No surprise that “The Jungle Book” did well with the Visual Effects Society Awards, reaping six bids for the 15th annual edition of these kudos. After all, it is the clear frontrunner for Best Visual Effects at the Oscars. Its closest rivals for the Academy Award — “Rogue One: A Star Wars Story” and “Doctor Strange” — picked up seven and six nominations respectively.
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All three contend in the VES equivalent of the Best Picture race — visual effects in a feature motion picture — along with “Fantastic Beasts and Where to Find Them” and “Miss Peregrine’s Home For Peculiar Children.” That latter film does not number among the 10 films still vying for the five Visual Effects slots at the Oscars.
The supporting visual effects nominees are: “Allied,” “Deepwater Horizon,” “Jason Bourne,” “Silence” and “Sully.” Of these, only “Deepwater Horizon” is still in the running for the Oscars. That list is rounded out by “Arrival,” “The BFG,” “Captain America: Civil War, “Kubo and the Two Strings” and “Passengers.”
And the animated feature nominees are: “Finding Dory,” “Kubo and the Two Strings,” “Moana,” “The Little Prince” and “Zootopia.”
Nominees in 24 categories were selected by VES members via events hosted by 10 ten sections, including Australia, Bay Area, London, Los Angeles, Montreal, New York, Toronto and Vancouver. The VES Awards will be held on February 7 at the Beverly Hilton Hotel. The Lifetime Achievement Award will go to Oscar-winning visual effects pioneer Ken Ralston while the Visionary Award will be presented to Marvel Studios exec Victoria Alonso.
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Last year, the Visual Effect Society snubbed the eventual Oscar champ “Ex Machina.” That “Ex Machina” was shut of the VES Awards is even more surprising given that there are six categories for feature films. Last year’s big winner was “Star Wars: The Force Awakens,” which won four awards while “Mad Max” picked up one prize (effects simulation). Both of these sci-fi epics vied in the VES equivalent of the Best Picture race — visual effects in a visual effects-driven feature motion picture — along with rival Oscar nominee “The Martian” as well as “San Andreas” and “Furious 7.” “Star Wars” won that award as well as outstanding models, created environment and virtual cinematography.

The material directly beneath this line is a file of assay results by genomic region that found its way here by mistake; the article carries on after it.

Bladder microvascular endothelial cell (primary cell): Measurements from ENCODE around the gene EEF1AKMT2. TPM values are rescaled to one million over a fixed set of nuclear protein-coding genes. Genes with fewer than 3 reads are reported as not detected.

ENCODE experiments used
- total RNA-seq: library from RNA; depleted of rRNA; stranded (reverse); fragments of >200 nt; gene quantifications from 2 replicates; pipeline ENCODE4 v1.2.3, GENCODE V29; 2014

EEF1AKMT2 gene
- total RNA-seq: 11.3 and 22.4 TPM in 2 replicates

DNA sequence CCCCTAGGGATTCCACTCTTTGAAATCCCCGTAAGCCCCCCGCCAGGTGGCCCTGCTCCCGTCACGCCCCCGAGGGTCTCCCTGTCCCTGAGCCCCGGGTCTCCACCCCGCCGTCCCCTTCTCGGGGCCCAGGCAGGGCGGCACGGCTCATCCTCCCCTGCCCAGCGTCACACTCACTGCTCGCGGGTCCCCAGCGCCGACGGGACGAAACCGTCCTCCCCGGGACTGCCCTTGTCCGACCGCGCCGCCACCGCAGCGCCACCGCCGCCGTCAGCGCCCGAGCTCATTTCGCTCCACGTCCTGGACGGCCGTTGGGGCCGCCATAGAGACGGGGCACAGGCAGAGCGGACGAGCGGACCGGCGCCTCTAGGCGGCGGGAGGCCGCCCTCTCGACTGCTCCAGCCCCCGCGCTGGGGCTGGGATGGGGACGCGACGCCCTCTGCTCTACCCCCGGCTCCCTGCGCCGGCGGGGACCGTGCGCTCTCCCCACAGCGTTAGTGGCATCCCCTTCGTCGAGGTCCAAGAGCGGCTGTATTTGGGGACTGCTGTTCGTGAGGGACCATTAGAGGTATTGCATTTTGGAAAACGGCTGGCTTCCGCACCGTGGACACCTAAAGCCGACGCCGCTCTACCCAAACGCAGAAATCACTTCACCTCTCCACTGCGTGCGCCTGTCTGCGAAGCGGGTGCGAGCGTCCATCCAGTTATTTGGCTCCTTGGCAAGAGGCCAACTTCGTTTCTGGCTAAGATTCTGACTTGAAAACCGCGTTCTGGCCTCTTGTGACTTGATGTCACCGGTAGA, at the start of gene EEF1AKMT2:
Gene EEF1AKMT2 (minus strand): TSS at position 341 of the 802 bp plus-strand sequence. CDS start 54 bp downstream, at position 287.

“The Revenant,” which was the only Oscar contender among the supporting visual effects nominees won that race over “Bridge of Spies,” “Everest,” “In the Heart of the Sea,” and “The Walk.” It also claimed outstanding animated performance (the bear) and best compositing (the bear attack).
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In 2014, “Dawn of the Planet of the Apes” won three prizes here including the VES equivalent of the Best Picture race — Visual Effects in a Visual Effects Driven Film. While “Interstellar” won only Created Environment, it rallied at the Oscars.
In 2013, “Gravity” won six of its eight VES bids, including the top prize. It went on to win the Oscar for Best Visual Effects.
In 2012, “Life of Pi” won four of its six VES bids, including the big award, where it edged out Oscar rivals “The Avengers,” “The Hobbit: An Unexpected Journey” and “Prometheus” as well as “Battleship.” It then claimed the Oscar for Best Visual Effects.
In 2011, two of the Oscar nominees — “Rise of the Planet of the Apes” and “Hugo” — each won two VES awards. “Hugo,” which won the supporting visual effects award, went on to claim the Oscar over, among others, “Apes,” which took the top prize at the VES.
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In 2010, “Inception” won all four of its bids including the top prize. It took home the Oscar too. In 2009, “Avatar” won six of the seven VES races in which it contended and also prevailed at the Academy Awards. At the VES, “Avatar” is tied with “Pirates of the Caribbean: Dead Man’s Chest” for second place while “The Lord of the Rings: The Two Towers” reigns supreme with seven awards.
In 2008, “The Curious Case of Benjamin Button” won the top prize with both the VES and the Oscars. However, in 2007, the top VES winner “Transformers” lost the Visual Effects Oscar to “The Golden Compass.”
Over the first five years of the VES kudos, the winners matched four times — in 2006 (“Pirates of the Caribbean: Dead Man’s Chest”), 2005 (“King Kong”), 2003 (“The Lord of the Rings: The Return of the King”) and 2002 (“The Lord of the Rings: The Two Towers”). In 2004, the VES chose “Harry Potter and the Prisoner of Azkaban” while the Oscar went to “Spider-Man 2.”
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